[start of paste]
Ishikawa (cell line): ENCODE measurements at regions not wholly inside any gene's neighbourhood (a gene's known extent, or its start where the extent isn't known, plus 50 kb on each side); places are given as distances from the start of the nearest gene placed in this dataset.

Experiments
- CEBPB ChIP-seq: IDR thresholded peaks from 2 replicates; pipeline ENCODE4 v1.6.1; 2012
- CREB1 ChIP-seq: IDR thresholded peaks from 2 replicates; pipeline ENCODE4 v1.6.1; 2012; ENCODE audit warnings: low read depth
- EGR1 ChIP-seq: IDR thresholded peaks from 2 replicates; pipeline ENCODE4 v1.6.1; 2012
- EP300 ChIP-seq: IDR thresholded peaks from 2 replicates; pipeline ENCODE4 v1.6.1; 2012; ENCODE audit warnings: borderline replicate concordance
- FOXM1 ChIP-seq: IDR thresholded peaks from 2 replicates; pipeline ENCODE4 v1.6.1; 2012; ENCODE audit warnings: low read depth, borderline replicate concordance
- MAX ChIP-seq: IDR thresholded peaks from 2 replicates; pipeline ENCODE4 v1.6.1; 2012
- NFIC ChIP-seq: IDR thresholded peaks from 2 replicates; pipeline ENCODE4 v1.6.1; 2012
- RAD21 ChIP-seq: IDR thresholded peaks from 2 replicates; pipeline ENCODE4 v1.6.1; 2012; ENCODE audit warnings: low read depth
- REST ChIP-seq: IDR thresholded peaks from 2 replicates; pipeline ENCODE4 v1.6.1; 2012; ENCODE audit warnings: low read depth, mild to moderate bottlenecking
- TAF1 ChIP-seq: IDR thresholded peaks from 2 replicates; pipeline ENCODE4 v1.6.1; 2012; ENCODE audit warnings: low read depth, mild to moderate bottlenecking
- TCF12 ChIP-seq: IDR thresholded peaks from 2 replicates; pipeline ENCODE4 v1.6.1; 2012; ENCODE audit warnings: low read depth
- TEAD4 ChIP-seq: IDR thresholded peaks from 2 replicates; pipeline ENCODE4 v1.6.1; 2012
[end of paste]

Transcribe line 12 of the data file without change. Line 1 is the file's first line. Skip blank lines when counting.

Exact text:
- TAF1 ChIP-seq: IDR thresholded peaks from 2 replicates; pipeline ENCODE4 v1.6.1; 2012; ENCODE audit warnings: low read depth, mild to moderate bottlenecking